According to other readers and critics,[2] Q is a thinly disguised autobiography of Luther Blissett as a subversive, identity-shifting collective phantom. The protagonist has no name (the authors later renamed themselves Wu Ming, which is Chinese for "no name"), is involved in every tumult of the age, incites the people to rebellion, and organizes hoaxes, swindles and mischievous acts.

Both British novelist Stewart Home and American novelist David Liss have interpreted Q as an "anti-novel", although their respective analyses come to different conclusions. While Home's review emphasized the social, political and subcultural references embedded in the plot,[3] Liss' review dismissed the book as unnecessary and self-referential.[4]

Other readers have suggested that Q — apart from radicalism, post-modernism, and allegories — is above all an adventure novel, a swashbuckler in the very Italian tradition of Emilio Salgari and other popular feuilleton authors.[5]

In 2018, a reporter for BuzzFeed News suggested that the right-wing "QAnon" conspiracy theory shared many similarities to plot points in the novel.[6][7][8]

Film adaptation[edit]

Rumours about a potential film adaptation of Q have circulated since the mid-2000s. On December 9 2007, the British newspaper The Observer published a lengthy interview with Radiohead in which Thom Yorke stated:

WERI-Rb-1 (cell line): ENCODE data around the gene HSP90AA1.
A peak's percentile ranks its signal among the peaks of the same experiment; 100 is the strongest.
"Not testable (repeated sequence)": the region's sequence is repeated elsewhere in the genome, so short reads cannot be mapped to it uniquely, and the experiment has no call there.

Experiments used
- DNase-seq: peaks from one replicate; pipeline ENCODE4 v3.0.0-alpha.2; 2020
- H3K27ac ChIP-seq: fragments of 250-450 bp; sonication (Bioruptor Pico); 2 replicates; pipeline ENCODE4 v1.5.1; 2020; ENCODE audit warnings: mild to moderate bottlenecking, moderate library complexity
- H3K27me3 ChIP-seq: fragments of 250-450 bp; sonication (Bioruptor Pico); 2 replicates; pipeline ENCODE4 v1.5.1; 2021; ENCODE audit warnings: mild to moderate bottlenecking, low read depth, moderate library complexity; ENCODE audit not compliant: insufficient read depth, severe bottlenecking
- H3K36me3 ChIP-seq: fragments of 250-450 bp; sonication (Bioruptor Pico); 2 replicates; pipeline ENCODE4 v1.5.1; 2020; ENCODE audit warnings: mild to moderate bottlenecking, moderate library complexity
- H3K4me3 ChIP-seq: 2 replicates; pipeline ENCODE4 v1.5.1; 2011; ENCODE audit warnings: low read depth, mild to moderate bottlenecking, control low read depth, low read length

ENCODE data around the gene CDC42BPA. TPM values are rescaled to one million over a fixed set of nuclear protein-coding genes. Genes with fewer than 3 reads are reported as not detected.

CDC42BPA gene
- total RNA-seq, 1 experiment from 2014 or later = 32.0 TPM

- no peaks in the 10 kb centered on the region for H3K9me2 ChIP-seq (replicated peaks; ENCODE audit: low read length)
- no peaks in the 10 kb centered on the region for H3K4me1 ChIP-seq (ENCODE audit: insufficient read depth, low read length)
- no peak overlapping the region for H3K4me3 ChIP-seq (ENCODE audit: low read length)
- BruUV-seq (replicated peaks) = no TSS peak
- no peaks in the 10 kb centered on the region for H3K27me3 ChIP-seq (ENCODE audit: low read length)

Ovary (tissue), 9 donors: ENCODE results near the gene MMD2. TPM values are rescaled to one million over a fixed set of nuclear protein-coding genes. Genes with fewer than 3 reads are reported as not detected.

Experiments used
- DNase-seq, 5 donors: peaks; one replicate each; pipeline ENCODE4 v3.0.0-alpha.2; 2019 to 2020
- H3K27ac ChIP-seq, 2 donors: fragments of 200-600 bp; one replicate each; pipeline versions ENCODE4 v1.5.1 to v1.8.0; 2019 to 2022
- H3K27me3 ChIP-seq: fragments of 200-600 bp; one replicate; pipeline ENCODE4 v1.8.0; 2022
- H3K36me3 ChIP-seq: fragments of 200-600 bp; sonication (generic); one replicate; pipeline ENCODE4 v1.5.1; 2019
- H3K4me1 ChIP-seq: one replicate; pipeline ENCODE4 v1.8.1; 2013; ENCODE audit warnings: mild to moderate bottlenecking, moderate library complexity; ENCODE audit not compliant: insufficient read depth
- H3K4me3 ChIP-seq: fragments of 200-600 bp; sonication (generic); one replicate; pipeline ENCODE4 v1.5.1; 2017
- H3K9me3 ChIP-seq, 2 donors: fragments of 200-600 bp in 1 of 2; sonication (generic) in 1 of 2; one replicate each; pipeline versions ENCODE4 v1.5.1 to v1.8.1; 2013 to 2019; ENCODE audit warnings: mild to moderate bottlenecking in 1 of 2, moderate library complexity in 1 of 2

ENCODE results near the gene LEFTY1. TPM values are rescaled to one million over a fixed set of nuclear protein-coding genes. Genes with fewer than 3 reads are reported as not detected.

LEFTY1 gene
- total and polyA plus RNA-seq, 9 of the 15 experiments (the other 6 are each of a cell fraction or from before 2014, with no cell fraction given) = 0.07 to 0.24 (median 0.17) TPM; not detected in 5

"Oh it's fucking ace! But my missus, that's her specialist field, so she's been explaining it to me all the way through. Medieval church carnage. It's mental. I want to get it made into a film. That's my next mission." The interviewer asked: "Using the In Rainbows profits?", to which Yorke replied: "I doubt it. That would cover basically the catering."[9]

On January 21, 2011, the Italian producer Domenico Procacci optioned Q to make a movie and commissioned the screenplay for the film to Giaime Alonge and Alessandro Scippa. Procacci's production company, Fandango, was planning a co-production with other countries.[10]

Altai: a "return to Q "[edit]

In May 2009 Wu Ming announced that they had almost finished writing a new book, set "in [their debut novel] Q's world and historical continuum". They announced it would be published in Italy in the Fall of 2009.[11] Later on, they revealed that the title would be Altai and explained:

We felt the urge to go back to the “crime scene” (our 1999 debut) after the collective lost a member, in the springtime of 2008. After months of crisis and conflict, we needed a new beginning. We needed a peculiar self-managed group therapy... Gert-from-the-Well appeared and told us: “I can help you, if you bring me back to life!”. And that’s what we did.[12]